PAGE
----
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Curbed Cup 1st Round: (8) Chinatown vs. (9) Nob Hill

Which neighborhood should advance to the second round?

Chinatown San Francisco, with red lanterns abive the streets. Photo by Thomas Hawk / Flickr


Everybody outside of Chinatown knows about Chinatown. Yet only a few outside of Chinatown know a damn thing about Chinatown. (Which, in part, promoted a comprehensive San Francisco Magazine feature.) That’s the intriguing duality of one of San Francisco’s most storied neighborhoods. It also made scores of headlines this year. Here’s why:

First, the Central Subway project, which will run from the T-Third near Caltrain on Fourth Street up, through Chinatown on Stockton, and end near the entrance of North Beach. It’s making history as a new subway route, one geared toward the many residents of the neighborhood. The much-needed public transit line was jumpstarted by powerbroker Rose Pak, a San Francisco icon who died in September.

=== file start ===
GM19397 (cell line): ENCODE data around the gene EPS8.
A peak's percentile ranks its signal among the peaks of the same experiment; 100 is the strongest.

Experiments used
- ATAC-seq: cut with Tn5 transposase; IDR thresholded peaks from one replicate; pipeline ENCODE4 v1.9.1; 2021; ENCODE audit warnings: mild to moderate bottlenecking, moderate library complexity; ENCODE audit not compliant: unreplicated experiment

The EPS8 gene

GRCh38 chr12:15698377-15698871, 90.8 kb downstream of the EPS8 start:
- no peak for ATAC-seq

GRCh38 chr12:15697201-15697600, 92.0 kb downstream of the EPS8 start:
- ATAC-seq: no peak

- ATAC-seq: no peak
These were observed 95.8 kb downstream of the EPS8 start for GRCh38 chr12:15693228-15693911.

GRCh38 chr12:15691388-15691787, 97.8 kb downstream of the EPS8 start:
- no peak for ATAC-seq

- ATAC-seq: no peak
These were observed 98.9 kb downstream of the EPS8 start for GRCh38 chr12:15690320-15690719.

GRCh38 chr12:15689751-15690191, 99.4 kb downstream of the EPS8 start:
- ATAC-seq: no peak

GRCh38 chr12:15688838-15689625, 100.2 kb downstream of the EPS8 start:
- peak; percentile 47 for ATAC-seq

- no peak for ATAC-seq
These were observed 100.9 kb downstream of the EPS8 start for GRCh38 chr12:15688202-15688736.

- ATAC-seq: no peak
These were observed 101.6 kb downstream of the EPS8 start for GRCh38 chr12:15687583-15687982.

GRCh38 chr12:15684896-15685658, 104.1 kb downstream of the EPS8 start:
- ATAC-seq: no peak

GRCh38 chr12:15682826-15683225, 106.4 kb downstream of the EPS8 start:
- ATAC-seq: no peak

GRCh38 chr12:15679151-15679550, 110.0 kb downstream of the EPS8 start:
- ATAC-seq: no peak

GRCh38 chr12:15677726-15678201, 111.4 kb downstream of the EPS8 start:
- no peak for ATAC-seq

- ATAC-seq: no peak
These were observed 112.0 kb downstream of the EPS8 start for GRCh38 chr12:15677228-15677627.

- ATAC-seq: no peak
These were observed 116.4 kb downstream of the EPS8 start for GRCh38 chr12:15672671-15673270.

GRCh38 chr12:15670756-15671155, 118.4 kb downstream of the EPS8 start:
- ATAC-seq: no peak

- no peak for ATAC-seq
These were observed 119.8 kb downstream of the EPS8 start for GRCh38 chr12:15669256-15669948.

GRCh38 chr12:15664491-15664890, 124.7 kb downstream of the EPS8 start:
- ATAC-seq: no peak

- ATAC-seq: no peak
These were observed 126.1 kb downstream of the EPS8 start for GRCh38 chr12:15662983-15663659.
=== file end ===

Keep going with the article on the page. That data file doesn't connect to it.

Those familiar with Curbed SF’s for-sale features will notice a glaring Chinatown absence. That’s because, unlike other neighborhoods, properties for sale in the area don’t usually land on the MLS. By and large, homes are sold off-market.

In addition to Mister Jiu’s opening in April, helmed by Brandon Jew (Quince, Bar Agricole), China Live, an ambitious, 30,000-square-foot gastronomical project, is slated to open in January, just in time for the Chinese New Year. It’s also important to note that the hood is the oldest Chinatown in North America and the largest Chinese community outside of Asia.

Nob Hill

Straight up, Nob Hill is home to some of the most stunning homes in San Francisco, period. While, architecturally speaking, Alamo Square receives most of the fanfare (due to a horrendous ABC sitcom) and Pac Heights gets to be as bombastic as it wants to be (The Pacific and Danielle Steel’s bush, just to name two loud mouths), Nob Hill remains the city’s most elegant yet accessible neighborhood, period.

“We have a healthy mix of rent-controlled apartments, newish condos, and opulent, over-the-top co-ops,” confirms Curbed cities director Sally Kuchar. The contrast is noteworthy. For example, this restored Polk-Willis turned heads when it landed on the market this month. And this tiny home on John Street was too cute to ignore.

And few neighborhoods can brag that they have one of the city’s best parks (Huntington Park) nestled between such awe-inspiring structures (Grace Cathedral, the Pacific-Union Club, Huntington Hotel). In a city full of beauty pageant runner-ups, Nob Hill always takes the crown.